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Naturally one can use the search function for Greek words or English as well. This comes in handy should one wish to look up the name ‘Saul’ in order to verify the claim of Ben Witherington III that Saul was named Paul because “Saulos has connotations of how a prostitute walks” (by which I suppose he means that Saulos has connotations with how prostitutes perambulate). I’ve never heard such a reason given and it really makes no sense at all. So I wanted to check. EDNT knows no such usage:
Σαῦλος, ου Saulos Saul
Σαούλ Saoul Saul*
Lit.: H. J. CADBURY, The Book of Acts in History (1955) 69ff. — H. CONZELMANN, Acts (Hermeneia), on 13:9. — E. HAENCHEN, Acts (Eng. tr., 1971), on 13:9. — G. A. HARRER, “Saul who also is called Paul,” HTR 33 (1940) 19–34. — K. LÖNING, Die Saulustradition in der Apostelgeschichte (NTAbh 9, 1973). — For further bibliography → Παῦλος.
1. Paul is mentioned by his Jewish name (Heb. šā’ûl) 22 times in the NT, all in Acts. 15 times the Grecized form Σαῦλος appears (all between Acts 7:58 and 13:9). 8 times the indeclinable form Σαούλ appears (all voc. and all in narrative of his conversion: 9:4 bis, 17; 22:7 bis, 13; 26:14 bis; in 26:14 with Ἑβραῒς διάλεκτος) and is to be understood as a literary archaism. Acts 13:21 mentions the first Israelite king Σαούλ, son of Kish (cf. 1 Sam 9ff.; 1 Chr 8:33; 10:1ff.; 1 Macc 4:30; 1 Clem. 4:13) and attributes to him a reign of forty years (as does Josephus Ant. vi.378; according to x.143 only twenty years).
2. The Grecized form of the name (Σαῦλος) was common in the Hellenistic age (several occurrences in Josephus) and might have been given to Paul by his parents (→ Παῦλος 2). In general Luke’s narrative first uses this form (and in Acts 22:7 D; 26:14 v.l. it replaces the archaizing form) since it would be more accessible to the Hellenistic reader (7:58; 8:1, 3; 9:1, 8, 11, 22, 24; 11:25, 30; 12:25; 13:1, 2, 7, 9; but P45 always has Σαούλ: see Harrer 24f.). Esp. the archaizing form reveals the Lukan intention of introducing Paul as a good Jew and in this way corresponds to the broader Lukan portrait of Paul.
But from Acts 13:9 (Σαῦλος δέ, ὁ καὶ Παῦλος) on Saul is referred to in narrative by his Roman name. One may assume (with Harrer) that Paul also carried the similar-sounding Roman name (perhaps as a cognomen in addition to the Jewish name as signum or supernomen) from birth (cf. his Roman citizenship: 22:28). Nonetheless, a literary agenda stands behind the change in Acts 13:9: The excellent Jew Saul becomes Paul, the missionary to the Gentiles! This agenda is cleverly worked into an episode telling about a Roman official with this name (→ Σέργιος Παῦλος; the change is not, however, to be associated with the name of the Roman proconsul; cf. Haenchen).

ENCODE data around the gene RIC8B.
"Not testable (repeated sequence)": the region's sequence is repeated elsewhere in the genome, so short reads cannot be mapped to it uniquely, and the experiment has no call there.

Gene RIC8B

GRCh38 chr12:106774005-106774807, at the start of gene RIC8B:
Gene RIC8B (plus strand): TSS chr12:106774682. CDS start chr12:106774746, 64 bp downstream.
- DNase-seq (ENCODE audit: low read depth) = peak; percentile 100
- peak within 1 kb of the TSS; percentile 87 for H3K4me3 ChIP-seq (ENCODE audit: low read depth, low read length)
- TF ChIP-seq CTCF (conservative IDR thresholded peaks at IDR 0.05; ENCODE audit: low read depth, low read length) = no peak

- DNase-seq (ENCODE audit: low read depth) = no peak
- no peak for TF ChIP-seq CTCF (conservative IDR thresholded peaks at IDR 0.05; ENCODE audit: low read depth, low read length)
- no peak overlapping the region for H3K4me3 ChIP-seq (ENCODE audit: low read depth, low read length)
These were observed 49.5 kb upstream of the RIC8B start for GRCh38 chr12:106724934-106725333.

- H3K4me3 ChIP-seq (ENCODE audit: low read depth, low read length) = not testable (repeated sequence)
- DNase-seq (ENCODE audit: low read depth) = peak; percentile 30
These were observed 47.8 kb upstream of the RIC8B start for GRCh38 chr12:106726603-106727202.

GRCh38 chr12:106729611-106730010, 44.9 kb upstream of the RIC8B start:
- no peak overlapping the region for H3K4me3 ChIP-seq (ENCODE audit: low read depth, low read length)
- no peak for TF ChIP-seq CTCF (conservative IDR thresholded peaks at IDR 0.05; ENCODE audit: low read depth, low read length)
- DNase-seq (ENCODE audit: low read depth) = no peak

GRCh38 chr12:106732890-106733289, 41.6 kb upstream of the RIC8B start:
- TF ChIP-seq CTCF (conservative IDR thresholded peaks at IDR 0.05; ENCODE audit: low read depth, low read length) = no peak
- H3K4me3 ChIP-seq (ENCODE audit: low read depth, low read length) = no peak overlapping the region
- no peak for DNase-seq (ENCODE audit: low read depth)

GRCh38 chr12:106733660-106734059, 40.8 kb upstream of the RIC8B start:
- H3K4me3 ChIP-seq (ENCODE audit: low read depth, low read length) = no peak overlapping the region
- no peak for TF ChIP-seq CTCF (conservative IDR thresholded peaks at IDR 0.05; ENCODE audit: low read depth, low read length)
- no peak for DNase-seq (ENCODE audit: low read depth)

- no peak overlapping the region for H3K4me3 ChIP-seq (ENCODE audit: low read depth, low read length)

Can the name Saul ever have been present in pre-Lukan tradition? The only possibilities would be the baptism story in Acts 9 (according to Löning) and the reports in Acts 11:30 (the collection) and 13:1 (the list of coworkers). In the second and third of these Paul is already mentioned as an Antiochian coworker in the service of a Hellenistic mission community. The baptism story, too, as the report of the conversion of a great man, was probably related only on the basis of more extensive successes. As his letters attest, Paul was probably known only by his Roman name (→ Παῦλος 1, 2), so that one should reject the possibility of a genuine Saul tradition. In a skillful literary manner Luke has woven his own personal knowledge into the form of an illuminating and convincing portrayal.
Where, then, did Witherington get this weird idea? Apparently from someone named David Capes, who makes the suggestion on his blog without so much as a single citation or source. So, Witherington has simply adopted an unsubstantiated claim because, apparently, it sounds sensible. But do remember, because words sound like something doesn’t mean they mean something! In order to make such a statement Witherington, and Capes, need to offer some proof. Such proof is absent the better Dictionaries.
So much, then, for bizarre claims- claims easily put to rest by use of an excellent Dictionary. And that, good readers, is exactly what we have in the Exegetical Dictionary of the New Testament. Making use of such resources rescues one from the perils of making claims without substance.
If you want to avoid inaccurate exegesis, use a good exegetical dictionary. Use THIS exegetical dictionary, either in its print form or in the electronic format. Whatever you do, though, do use it.